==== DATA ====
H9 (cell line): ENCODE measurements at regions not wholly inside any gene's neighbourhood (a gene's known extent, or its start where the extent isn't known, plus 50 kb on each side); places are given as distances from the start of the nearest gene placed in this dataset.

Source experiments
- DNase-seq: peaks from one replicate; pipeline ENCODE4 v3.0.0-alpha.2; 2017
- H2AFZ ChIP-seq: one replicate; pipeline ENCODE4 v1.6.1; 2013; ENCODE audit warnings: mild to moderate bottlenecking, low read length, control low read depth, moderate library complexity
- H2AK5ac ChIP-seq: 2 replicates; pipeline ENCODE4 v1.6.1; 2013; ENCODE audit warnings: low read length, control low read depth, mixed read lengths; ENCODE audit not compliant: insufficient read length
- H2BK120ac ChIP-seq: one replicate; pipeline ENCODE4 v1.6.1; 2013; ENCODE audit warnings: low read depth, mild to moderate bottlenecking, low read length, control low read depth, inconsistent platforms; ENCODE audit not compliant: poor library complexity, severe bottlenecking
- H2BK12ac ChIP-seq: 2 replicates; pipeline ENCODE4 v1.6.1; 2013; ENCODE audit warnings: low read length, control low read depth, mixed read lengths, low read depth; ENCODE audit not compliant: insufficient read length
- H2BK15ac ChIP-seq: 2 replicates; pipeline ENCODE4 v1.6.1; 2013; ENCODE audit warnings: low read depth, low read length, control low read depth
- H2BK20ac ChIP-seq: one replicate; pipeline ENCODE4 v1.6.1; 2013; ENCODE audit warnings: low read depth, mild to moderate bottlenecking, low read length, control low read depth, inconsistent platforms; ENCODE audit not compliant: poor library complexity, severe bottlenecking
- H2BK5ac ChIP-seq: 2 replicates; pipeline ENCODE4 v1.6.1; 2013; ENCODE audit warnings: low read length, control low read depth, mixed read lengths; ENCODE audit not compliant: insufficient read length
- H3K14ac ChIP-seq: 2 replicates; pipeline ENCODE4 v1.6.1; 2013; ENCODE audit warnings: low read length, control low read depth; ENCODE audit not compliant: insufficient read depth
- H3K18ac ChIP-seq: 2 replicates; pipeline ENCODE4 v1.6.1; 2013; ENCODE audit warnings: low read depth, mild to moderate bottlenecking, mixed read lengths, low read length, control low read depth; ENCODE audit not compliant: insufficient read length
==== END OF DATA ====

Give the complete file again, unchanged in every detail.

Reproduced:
H9 (cell line): ENCODE measurements at regions not wholly inside any gene's neighbourhood (a gene's known extent, or its start where the extent isn't known, plus 50 kb on each side); places are given as distances from the start of the nearest gene placed in this dataset.

Source experiments
- DNase-seq: peaks from one replicate; pipeline ENCODE4 v3.0.0-alpha.2; 2017
- H2AFZ ChIP-seq: one replicate; pipeline ENCODE4 v1.6.1; 2013; ENCODE audit warnings: mild to moderate bottlenecking, low read length, control low read depth, moderate library complexity
- H2AK5ac ChIP-seq: 2 replicates; pipeline ENCODE4 v1.6.1; 2013; ENCODE audit warnings: low read length, control low read depth, mixed read lengths; ENCODE audit not compliant: insufficient read length
- H2BK120ac ChIP-seq: one replicate; pipeline ENCODE4 v1.6.1; 2013; ENCODE audit warnings: low read depth, mild to moderate bottlenecking, low read length, control low read depth, inconsistent platforms; ENCODE audit not compliant: poor library complexity, severe bottlenecking
- H2BK12ac ChIP-seq: 2 replicates; pipeline ENCODE4 v1.6.1; 2013; ENCODE audit warnings: low read length, control low read depth, mixed read lengths, low read depth; ENCODE audit not compliant: insufficient read length
- H2BK15ac ChIP-seq: 2 replicates; pipeline ENCODE4 v1.6.1; 2013; ENCODE audit warnings: low read depth, low read length, control low read depth
- H2BK20ac ChIP-seq: one replicate; pipeline ENCODE4 v1.6.1; 2013; ENCODE audit warnings: low read depth, mild to moderate bottlenecking, low read length, control low read depth, inconsistent platforms; ENCODE audit not compliant: poor library complexity, severe bottlenecking
- H2BK5ac ChIP-seq: 2 replicates; pipeline ENCODE4 v1.6.1; 2013; ENCODE audit warnings: low read length, control low read depth, mixed read lengths; ENCODE audit not compliant: insufficient read length
- H3K14ac ChIP-seq: 2 replicates; pipeline ENCODE4 v1.6.1; 2013; ENCODE audit warnings: low read length, control low read depth; ENCODE audit not compliant: insufficient read depth
- H3K18ac ChIP-seq: 2 replicates; pipeline ENCODE4 v1.6.1; 2013; ENCODE audit warnings: low read depth, mild to moderate bottlenecking, mixed read lengths, low read length, control low read depth; ENCODE audit not compliant: insufficient read length